In Guadalupe in New York, anthropologist Alyshia Gálvez zeroes in on one group strongly impacted by “globalization,” undocumented Mexican immigrants in New York City. Throughout the twentieth century, Latino New York was primarily Puerto Rican and Dominican, but since 1990, increasing numbers of Mexican immigrants have joined the mix. Some estimates put the current Mexican population of the city at 500,000. Up to half of these new New Yorkers are undocumented.
Guadalupe in New York conveys effectively the difficult situation of undocumented Mexican immigrants in New York, caught as they are between economic crises in Mexico and the increasing demonization of the immigrant labor needed to make the US function. But primarily, Guadalupe in New York shows the ways in which devotion to Our Lady of Guadalupe transforms the experience of undocumented Mexicans, instilling in them a sense of human dignity and of a trans-juridical, even cosmic, citizenship.
The subjects of Gálvez’s investigation are members of two related Mexican immigrant groups, the comités Guadalupanos, confraternal organizations based in Catholic parishes across the city and their umbrella organization, the Asociación Tepeyac. Fundamental to both is Guadalupanismo, devotion to Mary the Mother of God as she appeared to an indigenous Mexican convert, Juan Diego, on the hill of Tepeyac, in the northern section of what is now Mexico City, in 1531.
Devotion to Guadalupe is a central aspect of Mexican culture. But the apparition of Our Lady of Guadalupe is particularly associated with the accordance of a new dignity to indigenous Mexicans after the Spanish conquest. Guadalupe herself appeared as an indigenous woman, wearing colors, jewels and other unambiguous markers of local Nahuatl tradition. This in turn makes her a particularly apt bearer of a new sense of human dignity for undocumented Mexicans in the US.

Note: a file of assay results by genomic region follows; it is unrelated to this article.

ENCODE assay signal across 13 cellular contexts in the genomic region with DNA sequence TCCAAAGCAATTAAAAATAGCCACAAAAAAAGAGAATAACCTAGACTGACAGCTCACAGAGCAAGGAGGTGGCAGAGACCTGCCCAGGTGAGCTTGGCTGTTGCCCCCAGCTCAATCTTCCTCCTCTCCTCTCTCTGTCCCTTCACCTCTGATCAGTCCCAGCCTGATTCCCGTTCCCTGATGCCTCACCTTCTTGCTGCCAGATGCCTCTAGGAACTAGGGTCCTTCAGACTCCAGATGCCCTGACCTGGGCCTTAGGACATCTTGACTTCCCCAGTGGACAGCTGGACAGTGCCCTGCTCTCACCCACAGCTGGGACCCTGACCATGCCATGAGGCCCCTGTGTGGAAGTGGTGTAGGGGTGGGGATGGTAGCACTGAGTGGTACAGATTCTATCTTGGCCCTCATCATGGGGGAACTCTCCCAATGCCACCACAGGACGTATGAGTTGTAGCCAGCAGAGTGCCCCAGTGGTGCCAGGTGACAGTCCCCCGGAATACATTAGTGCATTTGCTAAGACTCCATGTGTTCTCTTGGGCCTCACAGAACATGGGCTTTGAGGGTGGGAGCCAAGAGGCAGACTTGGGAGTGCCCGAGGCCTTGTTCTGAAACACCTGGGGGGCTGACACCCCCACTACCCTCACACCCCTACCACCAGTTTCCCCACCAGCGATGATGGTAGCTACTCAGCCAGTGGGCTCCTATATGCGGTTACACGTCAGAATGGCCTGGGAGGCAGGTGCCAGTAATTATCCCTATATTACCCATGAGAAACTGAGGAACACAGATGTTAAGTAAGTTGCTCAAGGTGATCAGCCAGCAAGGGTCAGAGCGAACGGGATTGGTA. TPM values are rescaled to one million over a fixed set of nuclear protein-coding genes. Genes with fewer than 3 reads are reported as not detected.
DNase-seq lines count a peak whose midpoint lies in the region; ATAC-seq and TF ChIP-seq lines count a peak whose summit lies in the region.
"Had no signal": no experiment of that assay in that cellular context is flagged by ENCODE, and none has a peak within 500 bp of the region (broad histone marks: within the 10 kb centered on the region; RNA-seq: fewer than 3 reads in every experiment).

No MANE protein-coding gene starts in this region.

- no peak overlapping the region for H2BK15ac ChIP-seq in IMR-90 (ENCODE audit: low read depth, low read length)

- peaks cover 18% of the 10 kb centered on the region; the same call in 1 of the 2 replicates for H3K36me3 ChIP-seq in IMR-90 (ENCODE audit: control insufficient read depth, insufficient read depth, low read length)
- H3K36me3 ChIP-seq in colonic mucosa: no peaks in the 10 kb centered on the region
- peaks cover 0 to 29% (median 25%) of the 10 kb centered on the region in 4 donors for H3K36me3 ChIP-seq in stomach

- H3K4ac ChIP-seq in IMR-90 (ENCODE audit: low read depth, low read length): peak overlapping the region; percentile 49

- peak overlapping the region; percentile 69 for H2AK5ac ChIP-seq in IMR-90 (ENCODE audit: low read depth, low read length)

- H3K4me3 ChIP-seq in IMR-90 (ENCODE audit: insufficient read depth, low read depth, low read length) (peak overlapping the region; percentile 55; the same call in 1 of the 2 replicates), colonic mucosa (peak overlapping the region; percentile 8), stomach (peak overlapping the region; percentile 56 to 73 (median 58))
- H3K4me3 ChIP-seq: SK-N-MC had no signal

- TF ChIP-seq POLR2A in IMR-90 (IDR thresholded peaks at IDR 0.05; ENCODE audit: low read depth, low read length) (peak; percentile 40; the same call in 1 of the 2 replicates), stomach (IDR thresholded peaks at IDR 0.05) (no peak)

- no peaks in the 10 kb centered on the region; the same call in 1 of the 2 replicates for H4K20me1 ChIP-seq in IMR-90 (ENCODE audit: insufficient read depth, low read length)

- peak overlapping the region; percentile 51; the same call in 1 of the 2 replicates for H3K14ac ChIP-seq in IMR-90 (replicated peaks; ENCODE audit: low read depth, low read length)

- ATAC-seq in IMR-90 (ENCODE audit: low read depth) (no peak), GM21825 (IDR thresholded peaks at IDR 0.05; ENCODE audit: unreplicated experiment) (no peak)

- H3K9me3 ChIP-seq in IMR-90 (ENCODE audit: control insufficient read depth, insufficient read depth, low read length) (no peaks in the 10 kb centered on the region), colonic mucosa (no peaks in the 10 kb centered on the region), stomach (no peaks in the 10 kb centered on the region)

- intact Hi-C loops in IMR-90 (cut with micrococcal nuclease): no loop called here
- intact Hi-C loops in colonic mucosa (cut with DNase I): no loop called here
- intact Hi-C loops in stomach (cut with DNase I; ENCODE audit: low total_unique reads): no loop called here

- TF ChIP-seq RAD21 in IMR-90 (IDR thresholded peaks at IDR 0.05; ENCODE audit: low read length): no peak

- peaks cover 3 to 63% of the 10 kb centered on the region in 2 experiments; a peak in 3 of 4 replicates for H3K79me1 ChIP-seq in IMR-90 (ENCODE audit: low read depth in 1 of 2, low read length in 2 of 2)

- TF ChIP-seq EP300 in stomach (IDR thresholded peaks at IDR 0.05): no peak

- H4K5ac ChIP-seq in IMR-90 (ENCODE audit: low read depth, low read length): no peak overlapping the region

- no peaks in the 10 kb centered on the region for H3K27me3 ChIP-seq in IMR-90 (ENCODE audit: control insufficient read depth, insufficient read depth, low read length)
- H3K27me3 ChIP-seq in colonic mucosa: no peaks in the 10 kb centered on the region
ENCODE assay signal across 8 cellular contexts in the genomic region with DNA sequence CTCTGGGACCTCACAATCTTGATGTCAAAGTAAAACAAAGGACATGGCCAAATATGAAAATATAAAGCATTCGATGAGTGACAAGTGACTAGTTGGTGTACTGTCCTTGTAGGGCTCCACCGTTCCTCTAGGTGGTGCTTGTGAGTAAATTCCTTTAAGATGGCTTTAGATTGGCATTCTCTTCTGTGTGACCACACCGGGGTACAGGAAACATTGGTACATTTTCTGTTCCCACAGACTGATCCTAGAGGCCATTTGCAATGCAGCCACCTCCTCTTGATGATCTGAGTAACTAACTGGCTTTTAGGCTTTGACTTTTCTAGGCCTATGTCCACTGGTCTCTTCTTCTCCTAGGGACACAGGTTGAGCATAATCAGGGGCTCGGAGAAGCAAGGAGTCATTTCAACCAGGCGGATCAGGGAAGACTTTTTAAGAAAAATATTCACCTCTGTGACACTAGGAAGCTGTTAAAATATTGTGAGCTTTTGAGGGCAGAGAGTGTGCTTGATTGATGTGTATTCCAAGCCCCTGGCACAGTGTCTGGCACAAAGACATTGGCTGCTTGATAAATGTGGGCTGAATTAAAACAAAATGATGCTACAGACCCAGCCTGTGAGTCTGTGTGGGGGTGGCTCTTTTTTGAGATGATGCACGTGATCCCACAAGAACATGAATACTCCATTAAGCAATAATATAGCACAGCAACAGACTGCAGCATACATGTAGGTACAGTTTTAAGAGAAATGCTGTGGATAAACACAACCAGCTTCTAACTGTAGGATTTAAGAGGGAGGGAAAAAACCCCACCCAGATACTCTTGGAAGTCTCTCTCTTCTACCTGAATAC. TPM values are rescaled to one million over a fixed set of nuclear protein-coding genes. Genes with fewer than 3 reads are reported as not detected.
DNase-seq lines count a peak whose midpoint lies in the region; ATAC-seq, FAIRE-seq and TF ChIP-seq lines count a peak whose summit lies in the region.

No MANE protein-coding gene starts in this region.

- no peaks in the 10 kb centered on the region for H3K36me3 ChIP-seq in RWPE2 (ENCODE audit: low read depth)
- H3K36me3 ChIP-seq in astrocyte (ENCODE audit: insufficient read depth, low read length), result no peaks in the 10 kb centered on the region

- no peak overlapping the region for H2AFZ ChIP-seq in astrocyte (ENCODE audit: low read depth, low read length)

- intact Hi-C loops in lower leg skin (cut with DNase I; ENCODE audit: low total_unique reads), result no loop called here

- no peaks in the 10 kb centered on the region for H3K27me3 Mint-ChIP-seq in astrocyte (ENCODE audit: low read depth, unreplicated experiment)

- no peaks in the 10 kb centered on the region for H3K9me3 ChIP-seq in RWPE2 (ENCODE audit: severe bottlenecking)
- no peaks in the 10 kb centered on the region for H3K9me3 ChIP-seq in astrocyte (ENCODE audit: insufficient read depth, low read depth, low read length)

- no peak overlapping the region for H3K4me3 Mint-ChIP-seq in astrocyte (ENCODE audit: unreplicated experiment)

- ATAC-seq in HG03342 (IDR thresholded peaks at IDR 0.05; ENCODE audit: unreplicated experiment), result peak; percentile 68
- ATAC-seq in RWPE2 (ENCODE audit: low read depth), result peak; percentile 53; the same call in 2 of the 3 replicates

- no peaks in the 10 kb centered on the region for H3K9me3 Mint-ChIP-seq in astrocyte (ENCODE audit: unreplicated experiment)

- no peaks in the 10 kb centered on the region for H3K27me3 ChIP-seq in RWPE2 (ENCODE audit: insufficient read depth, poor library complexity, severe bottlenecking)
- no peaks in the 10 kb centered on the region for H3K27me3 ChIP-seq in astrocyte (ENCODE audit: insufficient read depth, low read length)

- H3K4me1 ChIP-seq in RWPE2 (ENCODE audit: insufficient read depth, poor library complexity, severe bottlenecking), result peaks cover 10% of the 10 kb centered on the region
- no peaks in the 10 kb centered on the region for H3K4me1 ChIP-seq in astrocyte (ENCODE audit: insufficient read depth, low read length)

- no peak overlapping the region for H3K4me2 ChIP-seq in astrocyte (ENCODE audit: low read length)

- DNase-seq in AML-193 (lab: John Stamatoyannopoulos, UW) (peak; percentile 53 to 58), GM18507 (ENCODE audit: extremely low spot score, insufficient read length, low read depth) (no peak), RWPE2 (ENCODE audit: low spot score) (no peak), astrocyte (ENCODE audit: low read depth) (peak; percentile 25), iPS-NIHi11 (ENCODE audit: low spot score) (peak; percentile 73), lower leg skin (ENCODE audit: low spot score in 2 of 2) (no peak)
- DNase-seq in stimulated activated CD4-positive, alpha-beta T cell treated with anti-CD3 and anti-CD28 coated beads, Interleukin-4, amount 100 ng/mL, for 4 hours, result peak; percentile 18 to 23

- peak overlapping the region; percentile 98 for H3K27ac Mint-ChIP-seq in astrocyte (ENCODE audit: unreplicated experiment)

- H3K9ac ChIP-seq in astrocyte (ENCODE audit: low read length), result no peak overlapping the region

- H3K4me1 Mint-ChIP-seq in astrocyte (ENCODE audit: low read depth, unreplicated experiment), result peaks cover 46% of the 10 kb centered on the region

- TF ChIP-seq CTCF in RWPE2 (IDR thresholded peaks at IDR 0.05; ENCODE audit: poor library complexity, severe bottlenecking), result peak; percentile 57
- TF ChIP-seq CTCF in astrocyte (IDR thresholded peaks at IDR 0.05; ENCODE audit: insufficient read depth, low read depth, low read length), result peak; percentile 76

Gálvez’s ethnographic study focuses particularly on several aspects of Guadalupanismo in New York. The best known of these is the annual torch run, in which a torch is carried by Guadalupan devotés from the Basilica of Our Lady of Guadalupe in Mexico City, across the Mexico/US border, and through the United States, arriving on the feast of Our Lady of Guadalupe at St. Patrick’s, the Roman Catholic cathedral in Manhattan. As a highly public event, the torch run is perhaps the most confrontational of the three devotional actions examined in Guadalupe in New York. By crossing the border and publicly proclaiming their existence, participants in and coordinators of the torch run assert “an alternative definition of citizenship: one not arbitrarily constrained by borders…(but) premised on a very particular kind of Catholic humanism articulated through Guadalupan devotion.”
A second devotion is the celebration of the Viacrucis, the way of the cross, by comités in the various New York parishes, and by comités working together on the Asociación Tepeyac’s city-wide Viacrucis del Inmigrante each Good Friday. While parish celebrations of the Viacrucis vary somewhat, with more emphasis on the social resonances of Jesus’ suffering in some parishes than others, by and large Gálvez finds that in these Guadalupan celebrations, “the traditional script describing Jesus Christ’s path is overlaid with a new script, comparing his trails at each of the stations of the cross to the humiliations and injustices suffered by immigrants.” This overlay is especially evident in the Good Friday city-wide Viacrucis del Inmigrante which begins at the offices of the Immigration and Naturalization Services and then winds its way around the financial district of lower Manhattan. Throughout the procession the “Roman” soldiers scream at Jesus , “Camina, camina, ilegal!” (“Walk, walk, illegal!”)